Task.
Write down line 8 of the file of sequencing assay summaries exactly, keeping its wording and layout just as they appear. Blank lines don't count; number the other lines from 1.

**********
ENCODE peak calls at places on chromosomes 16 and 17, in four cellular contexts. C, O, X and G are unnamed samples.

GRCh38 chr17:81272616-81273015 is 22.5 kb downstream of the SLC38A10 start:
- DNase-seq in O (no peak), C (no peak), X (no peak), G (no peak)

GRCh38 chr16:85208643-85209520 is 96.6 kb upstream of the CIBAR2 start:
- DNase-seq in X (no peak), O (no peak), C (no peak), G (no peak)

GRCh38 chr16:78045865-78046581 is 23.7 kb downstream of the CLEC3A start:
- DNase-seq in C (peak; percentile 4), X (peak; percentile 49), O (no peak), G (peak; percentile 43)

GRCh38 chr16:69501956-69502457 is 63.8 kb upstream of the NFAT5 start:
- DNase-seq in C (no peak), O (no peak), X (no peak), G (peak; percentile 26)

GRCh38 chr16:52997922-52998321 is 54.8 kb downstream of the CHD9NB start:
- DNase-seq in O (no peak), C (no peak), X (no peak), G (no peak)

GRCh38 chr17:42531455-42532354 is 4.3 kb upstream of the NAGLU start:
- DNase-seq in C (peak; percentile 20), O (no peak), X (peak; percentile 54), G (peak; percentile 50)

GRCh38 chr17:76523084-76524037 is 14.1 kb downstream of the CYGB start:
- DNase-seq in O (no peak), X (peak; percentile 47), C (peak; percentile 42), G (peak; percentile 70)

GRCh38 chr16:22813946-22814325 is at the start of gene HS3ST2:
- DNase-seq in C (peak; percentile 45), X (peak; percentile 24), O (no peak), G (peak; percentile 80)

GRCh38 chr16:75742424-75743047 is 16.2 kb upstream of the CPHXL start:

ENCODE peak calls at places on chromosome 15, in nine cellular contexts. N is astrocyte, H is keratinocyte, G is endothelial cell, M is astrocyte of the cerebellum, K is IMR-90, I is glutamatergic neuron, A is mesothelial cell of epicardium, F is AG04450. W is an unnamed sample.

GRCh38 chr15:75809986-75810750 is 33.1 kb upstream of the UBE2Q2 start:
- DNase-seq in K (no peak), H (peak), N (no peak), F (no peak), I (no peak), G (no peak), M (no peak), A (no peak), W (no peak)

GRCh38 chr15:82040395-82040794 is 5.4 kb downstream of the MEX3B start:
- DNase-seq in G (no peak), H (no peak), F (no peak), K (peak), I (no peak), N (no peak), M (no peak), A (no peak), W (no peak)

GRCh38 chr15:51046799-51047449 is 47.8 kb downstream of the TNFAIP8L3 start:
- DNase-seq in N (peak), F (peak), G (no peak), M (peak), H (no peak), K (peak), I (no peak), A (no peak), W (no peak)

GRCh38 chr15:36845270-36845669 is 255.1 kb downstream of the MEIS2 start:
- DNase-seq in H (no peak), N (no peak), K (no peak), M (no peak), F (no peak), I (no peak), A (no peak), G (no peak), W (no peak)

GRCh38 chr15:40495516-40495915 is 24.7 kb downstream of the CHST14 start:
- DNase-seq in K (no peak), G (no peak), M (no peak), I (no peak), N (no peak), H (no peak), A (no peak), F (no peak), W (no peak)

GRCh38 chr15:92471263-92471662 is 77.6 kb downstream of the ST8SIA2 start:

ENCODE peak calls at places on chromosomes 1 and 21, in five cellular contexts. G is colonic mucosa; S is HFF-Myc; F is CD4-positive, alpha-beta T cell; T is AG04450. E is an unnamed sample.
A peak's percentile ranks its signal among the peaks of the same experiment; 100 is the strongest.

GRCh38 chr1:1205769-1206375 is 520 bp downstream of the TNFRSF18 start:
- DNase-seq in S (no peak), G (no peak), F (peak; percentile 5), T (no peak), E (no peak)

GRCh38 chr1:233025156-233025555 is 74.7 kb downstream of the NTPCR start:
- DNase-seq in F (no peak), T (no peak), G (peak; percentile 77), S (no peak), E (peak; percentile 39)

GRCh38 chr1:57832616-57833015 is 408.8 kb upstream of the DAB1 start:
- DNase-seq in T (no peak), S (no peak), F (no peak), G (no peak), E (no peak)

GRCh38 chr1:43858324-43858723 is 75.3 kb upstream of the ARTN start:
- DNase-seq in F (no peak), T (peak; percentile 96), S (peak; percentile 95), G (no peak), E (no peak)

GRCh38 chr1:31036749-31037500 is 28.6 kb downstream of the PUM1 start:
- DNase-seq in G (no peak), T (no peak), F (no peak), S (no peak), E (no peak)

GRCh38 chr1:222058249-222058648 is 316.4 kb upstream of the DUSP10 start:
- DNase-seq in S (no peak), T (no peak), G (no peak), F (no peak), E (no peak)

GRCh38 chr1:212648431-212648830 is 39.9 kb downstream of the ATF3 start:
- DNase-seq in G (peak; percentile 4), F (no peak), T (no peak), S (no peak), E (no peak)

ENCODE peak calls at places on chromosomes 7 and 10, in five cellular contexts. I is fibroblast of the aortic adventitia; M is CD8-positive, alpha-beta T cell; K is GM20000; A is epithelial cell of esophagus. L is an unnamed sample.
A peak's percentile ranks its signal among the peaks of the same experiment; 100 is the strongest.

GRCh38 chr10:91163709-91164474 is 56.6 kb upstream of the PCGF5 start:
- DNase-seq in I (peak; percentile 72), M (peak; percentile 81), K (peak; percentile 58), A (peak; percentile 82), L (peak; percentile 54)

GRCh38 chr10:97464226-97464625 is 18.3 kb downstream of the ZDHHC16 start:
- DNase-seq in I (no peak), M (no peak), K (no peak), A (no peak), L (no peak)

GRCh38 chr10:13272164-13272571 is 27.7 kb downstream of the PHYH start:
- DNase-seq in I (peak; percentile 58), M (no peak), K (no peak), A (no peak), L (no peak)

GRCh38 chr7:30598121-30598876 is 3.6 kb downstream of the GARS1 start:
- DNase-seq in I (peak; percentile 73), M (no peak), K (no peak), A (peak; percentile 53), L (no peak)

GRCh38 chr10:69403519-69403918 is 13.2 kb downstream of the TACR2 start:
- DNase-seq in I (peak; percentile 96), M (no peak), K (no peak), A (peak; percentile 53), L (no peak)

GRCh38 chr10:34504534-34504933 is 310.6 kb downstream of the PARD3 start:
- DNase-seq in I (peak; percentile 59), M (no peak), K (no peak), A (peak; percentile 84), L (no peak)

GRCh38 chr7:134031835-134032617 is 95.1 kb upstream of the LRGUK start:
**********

GRCh38 chr16:69501956-69502457 is 63.8 kb upstream of the NFAT5 start: